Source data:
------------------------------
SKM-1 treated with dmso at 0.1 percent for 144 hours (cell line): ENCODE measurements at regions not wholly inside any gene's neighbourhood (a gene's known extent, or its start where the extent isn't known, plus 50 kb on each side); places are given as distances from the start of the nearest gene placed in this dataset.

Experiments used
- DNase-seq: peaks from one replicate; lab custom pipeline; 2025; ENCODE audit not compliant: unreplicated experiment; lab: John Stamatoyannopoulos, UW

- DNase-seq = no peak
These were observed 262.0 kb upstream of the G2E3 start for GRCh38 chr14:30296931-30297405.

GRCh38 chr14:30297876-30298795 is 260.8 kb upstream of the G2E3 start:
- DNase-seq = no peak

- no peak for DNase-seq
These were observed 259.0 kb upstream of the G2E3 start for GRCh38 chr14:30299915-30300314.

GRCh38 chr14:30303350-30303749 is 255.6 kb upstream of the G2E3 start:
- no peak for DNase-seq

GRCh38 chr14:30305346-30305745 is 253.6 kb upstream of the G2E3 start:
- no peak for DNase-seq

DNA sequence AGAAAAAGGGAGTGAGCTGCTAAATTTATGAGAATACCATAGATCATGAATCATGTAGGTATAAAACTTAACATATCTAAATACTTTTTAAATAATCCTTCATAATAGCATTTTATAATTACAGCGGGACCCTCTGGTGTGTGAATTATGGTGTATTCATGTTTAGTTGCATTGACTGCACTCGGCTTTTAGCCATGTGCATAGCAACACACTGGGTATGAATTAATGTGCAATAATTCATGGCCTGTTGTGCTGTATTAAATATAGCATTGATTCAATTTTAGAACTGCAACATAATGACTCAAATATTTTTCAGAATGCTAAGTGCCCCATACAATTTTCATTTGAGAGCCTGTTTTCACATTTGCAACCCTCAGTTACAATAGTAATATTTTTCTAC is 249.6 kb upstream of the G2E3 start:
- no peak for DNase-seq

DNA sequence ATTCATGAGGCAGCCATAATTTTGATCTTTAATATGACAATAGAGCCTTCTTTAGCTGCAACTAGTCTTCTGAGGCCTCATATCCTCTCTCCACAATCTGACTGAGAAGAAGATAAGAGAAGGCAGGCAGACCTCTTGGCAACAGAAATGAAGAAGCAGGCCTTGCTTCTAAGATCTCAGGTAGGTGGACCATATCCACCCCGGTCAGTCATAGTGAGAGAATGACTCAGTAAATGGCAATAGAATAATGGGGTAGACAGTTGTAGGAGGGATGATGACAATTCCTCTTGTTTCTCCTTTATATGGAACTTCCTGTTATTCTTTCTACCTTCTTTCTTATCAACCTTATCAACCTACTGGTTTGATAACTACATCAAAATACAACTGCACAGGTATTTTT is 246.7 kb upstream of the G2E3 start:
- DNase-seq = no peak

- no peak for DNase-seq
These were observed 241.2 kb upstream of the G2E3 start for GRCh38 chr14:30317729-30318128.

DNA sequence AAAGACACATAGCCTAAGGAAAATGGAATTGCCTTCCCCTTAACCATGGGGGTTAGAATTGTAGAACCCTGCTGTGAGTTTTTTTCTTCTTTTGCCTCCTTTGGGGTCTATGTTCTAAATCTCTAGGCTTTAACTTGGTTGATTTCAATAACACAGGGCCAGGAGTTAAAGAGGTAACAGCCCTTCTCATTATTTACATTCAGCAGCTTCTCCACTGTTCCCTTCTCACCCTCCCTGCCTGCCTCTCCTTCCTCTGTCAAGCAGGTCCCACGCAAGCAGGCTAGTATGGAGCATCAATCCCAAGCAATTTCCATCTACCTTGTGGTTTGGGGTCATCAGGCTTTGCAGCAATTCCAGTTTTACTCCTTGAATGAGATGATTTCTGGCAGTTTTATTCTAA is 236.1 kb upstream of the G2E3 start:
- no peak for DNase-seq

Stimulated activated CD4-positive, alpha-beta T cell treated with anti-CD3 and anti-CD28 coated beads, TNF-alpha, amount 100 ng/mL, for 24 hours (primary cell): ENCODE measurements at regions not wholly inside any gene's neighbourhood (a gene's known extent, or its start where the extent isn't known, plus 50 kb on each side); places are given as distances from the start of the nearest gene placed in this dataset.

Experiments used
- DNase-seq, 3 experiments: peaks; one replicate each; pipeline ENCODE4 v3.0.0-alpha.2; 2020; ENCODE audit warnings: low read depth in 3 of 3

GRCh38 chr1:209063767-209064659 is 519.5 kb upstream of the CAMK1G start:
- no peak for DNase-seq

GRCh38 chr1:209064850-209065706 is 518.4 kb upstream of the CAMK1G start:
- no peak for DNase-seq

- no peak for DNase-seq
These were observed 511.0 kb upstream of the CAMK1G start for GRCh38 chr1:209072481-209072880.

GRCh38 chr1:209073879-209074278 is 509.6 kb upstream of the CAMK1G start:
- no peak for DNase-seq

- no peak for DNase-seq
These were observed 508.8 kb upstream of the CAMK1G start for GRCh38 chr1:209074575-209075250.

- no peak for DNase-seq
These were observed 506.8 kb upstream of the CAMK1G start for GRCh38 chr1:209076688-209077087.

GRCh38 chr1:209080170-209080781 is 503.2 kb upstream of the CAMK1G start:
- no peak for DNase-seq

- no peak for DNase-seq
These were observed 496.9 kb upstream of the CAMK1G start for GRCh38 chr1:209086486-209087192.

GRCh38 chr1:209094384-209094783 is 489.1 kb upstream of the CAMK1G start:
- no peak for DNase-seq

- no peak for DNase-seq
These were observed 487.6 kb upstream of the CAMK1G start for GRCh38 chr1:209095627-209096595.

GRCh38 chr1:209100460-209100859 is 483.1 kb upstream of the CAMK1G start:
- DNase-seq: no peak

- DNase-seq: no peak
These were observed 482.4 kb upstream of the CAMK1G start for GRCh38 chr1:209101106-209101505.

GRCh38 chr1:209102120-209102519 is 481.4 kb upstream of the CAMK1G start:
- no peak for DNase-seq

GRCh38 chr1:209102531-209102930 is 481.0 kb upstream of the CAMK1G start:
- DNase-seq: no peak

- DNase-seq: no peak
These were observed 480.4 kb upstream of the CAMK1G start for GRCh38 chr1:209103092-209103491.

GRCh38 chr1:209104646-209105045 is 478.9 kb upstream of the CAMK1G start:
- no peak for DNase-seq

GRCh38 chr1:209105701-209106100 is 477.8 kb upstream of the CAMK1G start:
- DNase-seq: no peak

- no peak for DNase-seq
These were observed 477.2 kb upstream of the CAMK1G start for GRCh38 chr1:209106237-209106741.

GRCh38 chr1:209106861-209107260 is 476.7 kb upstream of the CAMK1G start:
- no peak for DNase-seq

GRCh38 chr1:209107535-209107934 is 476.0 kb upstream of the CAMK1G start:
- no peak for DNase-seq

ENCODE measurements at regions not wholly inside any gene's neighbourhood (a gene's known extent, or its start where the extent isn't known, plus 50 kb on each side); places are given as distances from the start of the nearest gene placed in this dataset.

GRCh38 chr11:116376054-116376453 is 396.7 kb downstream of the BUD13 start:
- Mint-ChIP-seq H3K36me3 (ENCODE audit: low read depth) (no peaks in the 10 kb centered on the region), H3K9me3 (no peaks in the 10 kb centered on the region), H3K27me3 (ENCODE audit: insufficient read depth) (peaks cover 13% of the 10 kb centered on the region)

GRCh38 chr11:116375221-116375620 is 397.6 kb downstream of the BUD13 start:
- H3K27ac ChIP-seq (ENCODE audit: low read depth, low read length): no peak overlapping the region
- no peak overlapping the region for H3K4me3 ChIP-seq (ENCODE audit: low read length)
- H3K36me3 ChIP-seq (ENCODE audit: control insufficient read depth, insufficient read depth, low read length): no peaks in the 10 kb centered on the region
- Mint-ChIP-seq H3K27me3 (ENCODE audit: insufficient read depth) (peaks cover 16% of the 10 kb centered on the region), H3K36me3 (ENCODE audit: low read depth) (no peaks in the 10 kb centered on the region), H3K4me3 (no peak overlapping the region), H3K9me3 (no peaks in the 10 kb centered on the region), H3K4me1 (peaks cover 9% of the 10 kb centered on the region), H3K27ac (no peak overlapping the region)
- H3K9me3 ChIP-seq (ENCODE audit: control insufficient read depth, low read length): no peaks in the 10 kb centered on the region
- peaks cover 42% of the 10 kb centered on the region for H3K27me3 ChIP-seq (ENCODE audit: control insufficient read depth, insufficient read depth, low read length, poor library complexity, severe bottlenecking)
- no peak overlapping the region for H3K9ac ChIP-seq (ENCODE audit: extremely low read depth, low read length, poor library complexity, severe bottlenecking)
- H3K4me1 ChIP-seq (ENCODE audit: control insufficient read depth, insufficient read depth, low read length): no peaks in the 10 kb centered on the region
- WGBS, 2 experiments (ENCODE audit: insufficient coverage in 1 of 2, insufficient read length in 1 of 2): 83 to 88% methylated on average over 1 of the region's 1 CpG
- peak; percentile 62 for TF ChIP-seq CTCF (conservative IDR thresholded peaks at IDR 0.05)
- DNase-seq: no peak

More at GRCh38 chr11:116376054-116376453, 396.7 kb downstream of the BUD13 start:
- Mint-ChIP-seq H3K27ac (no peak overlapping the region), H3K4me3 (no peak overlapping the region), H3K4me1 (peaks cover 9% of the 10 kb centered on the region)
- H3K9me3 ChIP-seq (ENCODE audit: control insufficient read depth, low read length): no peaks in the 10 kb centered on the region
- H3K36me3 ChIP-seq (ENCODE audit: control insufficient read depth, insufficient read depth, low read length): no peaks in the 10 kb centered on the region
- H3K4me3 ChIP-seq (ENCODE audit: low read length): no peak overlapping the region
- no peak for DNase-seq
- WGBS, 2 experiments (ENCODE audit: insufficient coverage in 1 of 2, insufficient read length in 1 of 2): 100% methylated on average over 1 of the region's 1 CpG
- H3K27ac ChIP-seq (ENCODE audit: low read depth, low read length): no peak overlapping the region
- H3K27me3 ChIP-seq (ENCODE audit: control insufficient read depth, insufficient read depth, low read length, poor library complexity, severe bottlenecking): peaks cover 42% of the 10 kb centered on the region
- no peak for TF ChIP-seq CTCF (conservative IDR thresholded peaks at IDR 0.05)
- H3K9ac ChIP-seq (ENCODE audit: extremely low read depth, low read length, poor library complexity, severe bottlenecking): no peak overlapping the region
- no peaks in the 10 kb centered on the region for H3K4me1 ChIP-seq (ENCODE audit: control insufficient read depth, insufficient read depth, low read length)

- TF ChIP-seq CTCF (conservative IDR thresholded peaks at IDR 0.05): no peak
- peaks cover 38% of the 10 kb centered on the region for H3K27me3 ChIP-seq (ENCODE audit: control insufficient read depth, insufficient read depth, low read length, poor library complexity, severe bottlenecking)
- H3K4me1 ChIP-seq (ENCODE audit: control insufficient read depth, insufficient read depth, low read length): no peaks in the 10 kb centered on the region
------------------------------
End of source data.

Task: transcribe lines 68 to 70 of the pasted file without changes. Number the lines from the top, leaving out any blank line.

GRCh38 chr11:116375221-116375620 is 397.6 kb downstream of the BUD13 start:
- H3K27ac ChIP-seq (ENCODE audit: low read depth, low read length): no peak overlapping the region
- no peak overlapping the region for H3K4me3 ChIP-seq (ENCODE audit: low read length)